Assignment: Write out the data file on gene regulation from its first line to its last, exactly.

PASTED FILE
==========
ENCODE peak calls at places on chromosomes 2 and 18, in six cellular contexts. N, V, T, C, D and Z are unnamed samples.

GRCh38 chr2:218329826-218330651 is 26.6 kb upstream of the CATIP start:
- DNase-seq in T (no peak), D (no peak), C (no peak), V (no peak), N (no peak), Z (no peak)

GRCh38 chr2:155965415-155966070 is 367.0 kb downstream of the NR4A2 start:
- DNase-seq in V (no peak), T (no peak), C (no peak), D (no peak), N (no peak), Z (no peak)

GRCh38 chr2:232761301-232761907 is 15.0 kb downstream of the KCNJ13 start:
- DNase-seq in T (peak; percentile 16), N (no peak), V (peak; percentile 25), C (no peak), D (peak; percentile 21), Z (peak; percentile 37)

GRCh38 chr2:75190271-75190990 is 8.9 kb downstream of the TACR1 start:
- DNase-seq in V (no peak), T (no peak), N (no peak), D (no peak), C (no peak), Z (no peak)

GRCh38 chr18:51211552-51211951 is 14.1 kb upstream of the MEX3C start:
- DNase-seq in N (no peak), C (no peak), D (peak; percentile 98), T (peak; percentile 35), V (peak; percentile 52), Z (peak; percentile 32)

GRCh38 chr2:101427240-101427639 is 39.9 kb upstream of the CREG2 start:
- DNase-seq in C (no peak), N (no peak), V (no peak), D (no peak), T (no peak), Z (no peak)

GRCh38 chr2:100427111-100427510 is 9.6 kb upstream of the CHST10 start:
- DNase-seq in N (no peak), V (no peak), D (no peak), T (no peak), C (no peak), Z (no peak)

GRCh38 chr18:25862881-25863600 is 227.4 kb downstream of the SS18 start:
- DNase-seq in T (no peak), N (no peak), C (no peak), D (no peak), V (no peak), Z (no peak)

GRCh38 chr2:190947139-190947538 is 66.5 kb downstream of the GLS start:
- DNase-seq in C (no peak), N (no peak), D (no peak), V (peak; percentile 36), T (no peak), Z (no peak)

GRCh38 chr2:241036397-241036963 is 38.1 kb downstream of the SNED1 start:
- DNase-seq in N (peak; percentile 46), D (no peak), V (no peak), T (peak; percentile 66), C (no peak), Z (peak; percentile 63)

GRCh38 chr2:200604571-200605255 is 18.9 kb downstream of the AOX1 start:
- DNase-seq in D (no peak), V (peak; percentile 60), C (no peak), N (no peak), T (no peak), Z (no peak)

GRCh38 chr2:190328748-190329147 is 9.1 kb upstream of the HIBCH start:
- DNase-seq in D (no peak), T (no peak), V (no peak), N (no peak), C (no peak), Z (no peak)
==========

ENCODE peak calls at places on chromosomes 2 and 18, in six cellular contexts. N, V, T, C, D and Z are unnamed samples.

GRCh38 chr2:218329826-218330651 is 26.6 kb upstream of the CATIP start:
- DNase-seq in T (no peak), D (no peak), C (no peak), V (no peak), N (no peak), Z (no peak)

GRCh38 chr2:155965415-155966070 is 367.0 kb downstream of the NR4A2 start:
- DNase-seq in V (no peak), T (no peak), C (no peak), D (no peak), N (no peak), Z (no peak)

GRCh38 chr2:232761301-232761907 is 15.0 kb downstream of the KCNJ13 start:
- DNase-seq in T (peak; percentile 16), N (no peak), V (peak; percentile 25), C (no peak), D (peak; percentile 21), Z (peak; percentile 37)

GRCh38 chr2:75190271-75190990 is 8.9 kb downstream of the TACR1 start:
- DNase-seq in V (no peak), T (no peak), N (no peak), D (no peak), C (no peak), Z (no peak)

GRCh38 chr18:51211552-51211951 is 14.1 kb upstream of the MEX3C start:
- DNase-seq in N (no peak), C (no peak), D (peak; percentile 98), T (peak; percentile 35), V (peak; percentile 52), Z (peak; percentile 32)

GRCh38 chr2:101427240-101427639 is 39.9 kb upstream of the CREG2 start:
- DNase-seq in C (no peak), N (no peak), V (no peak), D (no peak), T (no peak), Z (no peak)

GRCh38 chr2:100427111-100427510 is 9.6 kb upstream of the CHST10 start:
- DNase-seq in N (no peak), V (no peak), D (no peak), T (no peak), C (no peak), Z (no peak)

GRCh38 chr18:25862881-25863600 is 227.4 kb downstream of the SS18 start:
- DNase-seq in T (no peak), N (no peak), C (no peak), D (no peak), V (no peak), Z (no peak)

GRCh38 chr2:190947139-190947538 is 66.5 kb downstream of the GLS start:
- DNase-seq in C (no peak), N (no peak), D (no peak), V (peak; percentile 36), T (no peak), Z (no peak)

GRCh38 chr2:241036397-241036963 is 38.1 kb downstream of the SNED1 start:
- DNase-seq in N (peak; percentile 46), D (no peak), V (no peak), T (peak; percentile 66), C (no peak), Z (peak; percentile 63)

GRCh38 chr2:200604571-200605255 is 18.9 kb downstream of the AOX1 start:
- DNase-seq in D (no peak), V (peak; percentile 60), C (no peak), N (no peak), T (no peak), Z (no peak)

GRCh38 chr2:190328748-190329147 is 9.1 kb upstream of the HIBCH start:
- DNase-seq in D (no peak), T (no peak), V (no peak), N (no peak), C (no peak), Z (no peak)